The Carbon Trade

While some NGOs and “green” businesses favor the carbon trade and view it as a win-win solution that reconciles environmental protection with economic prosperity, some environmentalists and grassroots organizations claim that it is no answer to environmental problems and that it does not address the causes of global warming. By Carmelo Ruiz

Global warming has spawned a new form of commerce: the carbon trade. This new economic activity involves the buying and selling of “environmental services.” Such “services,” which include the removal of greenhouse gases from the atmosphere, are identified and purchased by eco-consulting firms and then sold to individual or corporate clients to “offset” their polluting emissions. While some NGOs and “green” businesses favor the carbon trade and view it as a win-win solution that reconciles environmental protection with economic prosperity, some environmentalists and grassroots organizations claim that it is no answer to environmental problems and that it does not address the causes of global warming.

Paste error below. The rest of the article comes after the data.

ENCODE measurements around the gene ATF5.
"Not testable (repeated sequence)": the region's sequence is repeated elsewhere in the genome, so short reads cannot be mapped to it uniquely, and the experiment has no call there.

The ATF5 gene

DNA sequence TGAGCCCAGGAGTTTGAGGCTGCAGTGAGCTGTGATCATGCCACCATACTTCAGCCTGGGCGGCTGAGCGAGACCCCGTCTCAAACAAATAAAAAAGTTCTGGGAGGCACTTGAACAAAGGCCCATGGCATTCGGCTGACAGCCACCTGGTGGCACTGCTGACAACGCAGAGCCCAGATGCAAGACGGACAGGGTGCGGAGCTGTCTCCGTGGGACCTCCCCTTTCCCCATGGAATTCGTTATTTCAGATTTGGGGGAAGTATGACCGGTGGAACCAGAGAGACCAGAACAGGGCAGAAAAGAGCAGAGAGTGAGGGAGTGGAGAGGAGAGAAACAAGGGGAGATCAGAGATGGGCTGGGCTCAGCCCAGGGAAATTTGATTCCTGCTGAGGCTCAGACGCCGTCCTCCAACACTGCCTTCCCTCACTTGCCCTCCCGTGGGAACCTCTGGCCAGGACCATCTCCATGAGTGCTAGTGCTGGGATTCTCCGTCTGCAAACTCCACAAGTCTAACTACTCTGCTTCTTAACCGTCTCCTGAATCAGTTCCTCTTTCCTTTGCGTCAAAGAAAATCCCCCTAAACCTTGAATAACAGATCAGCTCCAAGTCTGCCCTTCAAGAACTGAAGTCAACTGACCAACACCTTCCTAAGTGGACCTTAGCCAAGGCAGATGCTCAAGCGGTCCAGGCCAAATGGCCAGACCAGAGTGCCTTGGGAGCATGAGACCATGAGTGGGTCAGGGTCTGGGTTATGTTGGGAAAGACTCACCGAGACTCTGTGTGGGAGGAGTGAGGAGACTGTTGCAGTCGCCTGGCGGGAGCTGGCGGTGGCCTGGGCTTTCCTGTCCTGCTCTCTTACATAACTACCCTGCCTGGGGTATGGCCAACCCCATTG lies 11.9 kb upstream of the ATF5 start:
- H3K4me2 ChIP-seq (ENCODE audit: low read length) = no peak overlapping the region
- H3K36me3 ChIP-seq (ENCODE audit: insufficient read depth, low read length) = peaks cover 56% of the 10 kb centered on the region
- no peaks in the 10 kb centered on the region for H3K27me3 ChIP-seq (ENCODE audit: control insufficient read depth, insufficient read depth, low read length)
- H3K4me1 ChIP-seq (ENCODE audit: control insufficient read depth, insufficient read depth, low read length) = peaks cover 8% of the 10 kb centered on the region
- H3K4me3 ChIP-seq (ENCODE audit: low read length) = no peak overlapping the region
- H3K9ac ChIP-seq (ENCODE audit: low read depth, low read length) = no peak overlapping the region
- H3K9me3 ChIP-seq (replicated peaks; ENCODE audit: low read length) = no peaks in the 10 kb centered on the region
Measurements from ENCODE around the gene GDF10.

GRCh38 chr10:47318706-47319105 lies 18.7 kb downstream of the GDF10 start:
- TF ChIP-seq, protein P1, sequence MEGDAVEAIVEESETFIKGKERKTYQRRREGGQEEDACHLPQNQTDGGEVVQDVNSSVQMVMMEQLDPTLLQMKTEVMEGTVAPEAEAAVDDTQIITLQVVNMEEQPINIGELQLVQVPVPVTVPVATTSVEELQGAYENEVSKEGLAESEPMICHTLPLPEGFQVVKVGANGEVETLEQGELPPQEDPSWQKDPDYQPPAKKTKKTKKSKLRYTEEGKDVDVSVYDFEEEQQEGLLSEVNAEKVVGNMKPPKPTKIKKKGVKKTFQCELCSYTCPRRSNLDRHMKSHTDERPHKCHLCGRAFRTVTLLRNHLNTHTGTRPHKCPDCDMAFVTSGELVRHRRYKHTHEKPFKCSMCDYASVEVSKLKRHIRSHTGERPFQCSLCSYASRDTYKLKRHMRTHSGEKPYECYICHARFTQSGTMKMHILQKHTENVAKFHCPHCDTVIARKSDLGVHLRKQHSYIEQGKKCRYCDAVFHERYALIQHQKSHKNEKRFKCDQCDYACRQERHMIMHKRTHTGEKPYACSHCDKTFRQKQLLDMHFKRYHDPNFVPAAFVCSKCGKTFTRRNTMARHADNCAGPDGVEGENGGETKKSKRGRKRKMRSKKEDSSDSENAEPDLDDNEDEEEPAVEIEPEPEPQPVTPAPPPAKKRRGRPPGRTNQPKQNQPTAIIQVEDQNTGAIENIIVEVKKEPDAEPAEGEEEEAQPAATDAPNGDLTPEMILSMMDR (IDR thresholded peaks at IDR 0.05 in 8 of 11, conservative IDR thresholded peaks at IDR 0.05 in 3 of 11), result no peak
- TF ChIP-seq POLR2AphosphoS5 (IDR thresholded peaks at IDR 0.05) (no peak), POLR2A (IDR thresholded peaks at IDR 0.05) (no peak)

The carbon trade works like this: an eco-consultancy that brokers environmental services conducts an eco-audit of a client and comes up with a presumably accurate estimate of how much carbon the client’s activities release to the atmosphere. Carbon is the common denominator in all polluting gases that cause global warming.

At the other end of the operation, the firm scours the world in search of environmental services that could offset its client’s emissions. These services are usually forests and tree-planting projects and are known in the business as carbon assets or carbon sinks, because trees remove carbon from the atmosphere and sequester it in their wood. The activity of these sinks is often called carbon sequestration.

Using a variety of methodologies, the environmental services broker arrives at an estimate of how much carbon a particular sink sequesters, and then assigns it a monetary value and sells it to a client. The client then subtracts from its carbon account the carbon sequestered by its newly purchased carbon sink. The client is said to be carbon-neutral or climate-neutral when its carbon assets equal its carbon emissions.

Link GreenBiz News | The Carbon Trade

Carmelo Ruiz is author of a bilingual blog on biotechnology, globalization, free trade, and the environment.

A version of this article appeared in the July/August issue of Z Magazine.